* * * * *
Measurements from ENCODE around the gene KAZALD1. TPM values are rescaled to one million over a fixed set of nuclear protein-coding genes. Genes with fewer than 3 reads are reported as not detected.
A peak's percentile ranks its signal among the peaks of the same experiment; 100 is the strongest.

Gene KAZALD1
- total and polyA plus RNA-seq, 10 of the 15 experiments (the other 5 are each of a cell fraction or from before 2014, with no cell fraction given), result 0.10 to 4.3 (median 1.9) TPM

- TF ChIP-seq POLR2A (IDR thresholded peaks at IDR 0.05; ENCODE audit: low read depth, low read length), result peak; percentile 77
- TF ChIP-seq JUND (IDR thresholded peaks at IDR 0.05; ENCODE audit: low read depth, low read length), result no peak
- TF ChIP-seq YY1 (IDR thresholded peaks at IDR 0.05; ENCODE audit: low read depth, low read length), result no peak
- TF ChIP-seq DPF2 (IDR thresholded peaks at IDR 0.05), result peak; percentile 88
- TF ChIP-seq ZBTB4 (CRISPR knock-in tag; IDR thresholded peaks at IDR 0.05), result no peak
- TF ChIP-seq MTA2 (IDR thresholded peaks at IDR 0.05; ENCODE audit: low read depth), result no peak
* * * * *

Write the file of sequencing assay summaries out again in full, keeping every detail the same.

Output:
Measurements from ENCODE around the gene KAZALD1. TPM values are rescaled to one million over a fixed set of nuclear protein-coding genes. Genes with fewer than 3 reads are reported as not detected.
A peak's percentile ranks its signal among the peaks of the same experiment; 100 is the strongest.

Gene KAZALD1
- total and polyA plus RNA-seq, 10 of the 15 experiments (the other 5 are each of a cell fraction or from before 2014, with no cell fraction given), result 0.10 to 4.3 (median 1.9) TPM

- TF ChIP-seq POLR2A (IDR thresholded peaks at IDR 0.05; ENCODE audit: low read depth, low read length), result peak; percentile 77
- TF ChIP-seq JUND (IDR thresholded peaks at IDR 0.05; ENCODE audit: low read depth, low read length), result no peak
- TF ChIP-seq YY1 (IDR thresholded peaks at IDR 0.05; ENCODE audit: low read depth, low read length), result no peak
- TF ChIP-seq DPF2 (IDR thresholded peaks at IDR 0.05), result peak; percentile 88
- TF ChIP-seq ZBTB4 (CRISPR knock-in tag; IDR thresholded peaks at IDR 0.05), result no peak
- TF ChIP-seq MTA2 (IDR thresholded peaks at IDR 0.05; ENCODE audit: low read depth), result no peak